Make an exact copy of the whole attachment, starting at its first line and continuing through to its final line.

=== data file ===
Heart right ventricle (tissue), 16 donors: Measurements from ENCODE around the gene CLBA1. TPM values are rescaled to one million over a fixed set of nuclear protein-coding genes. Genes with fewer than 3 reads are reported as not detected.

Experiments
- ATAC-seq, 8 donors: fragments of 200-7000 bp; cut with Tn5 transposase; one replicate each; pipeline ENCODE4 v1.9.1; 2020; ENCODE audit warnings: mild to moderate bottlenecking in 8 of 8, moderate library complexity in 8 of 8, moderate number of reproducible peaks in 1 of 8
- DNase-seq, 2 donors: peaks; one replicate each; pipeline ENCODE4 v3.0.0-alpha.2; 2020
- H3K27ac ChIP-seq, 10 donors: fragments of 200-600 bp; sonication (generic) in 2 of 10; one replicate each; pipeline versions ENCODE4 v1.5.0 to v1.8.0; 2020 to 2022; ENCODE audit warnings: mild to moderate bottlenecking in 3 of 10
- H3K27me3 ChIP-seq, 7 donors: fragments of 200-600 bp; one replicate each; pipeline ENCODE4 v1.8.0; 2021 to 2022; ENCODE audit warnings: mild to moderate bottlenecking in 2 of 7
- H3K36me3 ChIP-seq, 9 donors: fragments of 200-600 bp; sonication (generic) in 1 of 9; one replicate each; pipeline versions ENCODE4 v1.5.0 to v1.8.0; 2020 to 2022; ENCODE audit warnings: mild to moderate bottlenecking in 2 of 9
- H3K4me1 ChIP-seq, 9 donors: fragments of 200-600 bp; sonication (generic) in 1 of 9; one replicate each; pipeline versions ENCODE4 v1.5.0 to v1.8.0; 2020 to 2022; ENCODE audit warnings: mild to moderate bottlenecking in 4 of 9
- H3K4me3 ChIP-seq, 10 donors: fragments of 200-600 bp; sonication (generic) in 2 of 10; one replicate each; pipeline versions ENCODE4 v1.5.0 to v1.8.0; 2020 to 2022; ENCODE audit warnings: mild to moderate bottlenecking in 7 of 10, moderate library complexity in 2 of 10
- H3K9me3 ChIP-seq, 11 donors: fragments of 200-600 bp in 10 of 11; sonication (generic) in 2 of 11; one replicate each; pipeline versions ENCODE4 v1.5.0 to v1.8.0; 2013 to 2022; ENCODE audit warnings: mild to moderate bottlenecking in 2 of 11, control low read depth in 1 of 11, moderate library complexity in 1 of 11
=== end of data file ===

Heart right ventricle (tissue), 16 donors: Measurements from ENCODE around the gene CLBA1. TPM values are rescaled to one million over a fixed set of nuclear protein-coding genes. Genes with fewer than 3 reads are reported as not detected.

Experiments
- ATAC-seq, 8 donors: fragments of 200-7000 bp; cut with Tn5 transposase; one replicate each; pipeline ENCODE4 v1.9.1; 2020; ENCODE audit warnings: mild to moderate bottlenecking in 8 of 8, moderate library complexity in 8 of 8, moderate number of reproducible peaks in 1 of 8
- DNase-seq, 2 donors: peaks; one replicate each; pipeline ENCODE4 v3.0.0-alpha.2; 2020
- H3K27ac ChIP-seq, 10 donors: fragments of 200-600 bp; sonication (generic) in 2 of 10; one replicate each; pipeline versions ENCODE4 v1.5.0 to v1.8.0; 2020 to 2022; ENCODE audit warnings: mild to moderate bottlenecking in 3 of 10
- H3K27me3 ChIP-seq, 7 donors: fragments of 200-600 bp; one replicate each; pipeline ENCODE4 v1.8.0; 2021 to 2022; ENCODE audit warnings: mild to moderate bottlenecking in 2 of 7
- H3K36me3 ChIP-seq, 9 donors: fragments of 200-600 bp; sonication (generic) in 1 of 9; one replicate each; pipeline versions ENCODE4 v1.5.0 to v1.8.0; 2020 to 2022; ENCODE audit warnings: mild to moderate bottlenecking in 2 of 9
- H3K4me1 ChIP-seq, 9 donors: fragments of 200-600 bp; sonication (generic) in 1 of 9; one replicate each; pipeline versions ENCODE4 v1.5.0 to v1.8.0; 2020 to 2022; ENCODE audit warnings: mild to moderate bottlenecking in 4 of 9
- H3K4me3 ChIP-seq, 10 donors: fragments of 200-600 bp; sonication (generic) in 2 of 10; one replicate each; pipeline versions ENCODE4 v1.5.0 to v1.8.0; 2020 to 2022; ENCODE audit warnings: mild to moderate bottlenecking in 7 of 10, moderate library complexity in 2 of 10
- H3K9me3 ChIP-seq, 11 donors: fragments of 200-600 bp in 10 of 11; sonication (generic) in 2 of 11; one replicate each; pipeline versions ENCODE4 v1.5.0 to v1.8.0; 2013 to 2022; ENCODE audit warnings: mild to moderate bottlenecking in 2 of 11, control low read depth in 1 of 11, moderate library complexity in 1 of 11